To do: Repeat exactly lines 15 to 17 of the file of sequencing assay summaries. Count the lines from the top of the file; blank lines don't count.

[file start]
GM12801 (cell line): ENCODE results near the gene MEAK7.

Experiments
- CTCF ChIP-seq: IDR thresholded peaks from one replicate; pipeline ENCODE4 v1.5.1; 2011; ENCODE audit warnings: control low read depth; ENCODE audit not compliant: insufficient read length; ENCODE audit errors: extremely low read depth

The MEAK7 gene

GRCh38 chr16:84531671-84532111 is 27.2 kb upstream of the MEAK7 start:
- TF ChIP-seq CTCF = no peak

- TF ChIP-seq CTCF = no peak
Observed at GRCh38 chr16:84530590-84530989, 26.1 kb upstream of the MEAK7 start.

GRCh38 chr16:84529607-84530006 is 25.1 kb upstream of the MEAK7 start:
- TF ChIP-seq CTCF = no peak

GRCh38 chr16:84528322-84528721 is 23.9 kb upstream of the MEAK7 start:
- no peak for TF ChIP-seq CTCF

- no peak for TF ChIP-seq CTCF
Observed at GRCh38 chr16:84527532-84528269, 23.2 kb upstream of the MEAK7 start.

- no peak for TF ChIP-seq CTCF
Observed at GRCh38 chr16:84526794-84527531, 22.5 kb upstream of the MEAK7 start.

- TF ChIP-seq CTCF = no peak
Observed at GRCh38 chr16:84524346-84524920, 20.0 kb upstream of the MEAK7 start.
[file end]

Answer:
- no peak for TF ChIP-seq CTCF
Observed at GRCh38 chr16:84526794-84527531, 22.5 kb upstream of the MEAK7 start.

- TF ChIP-seq CTCF = no peak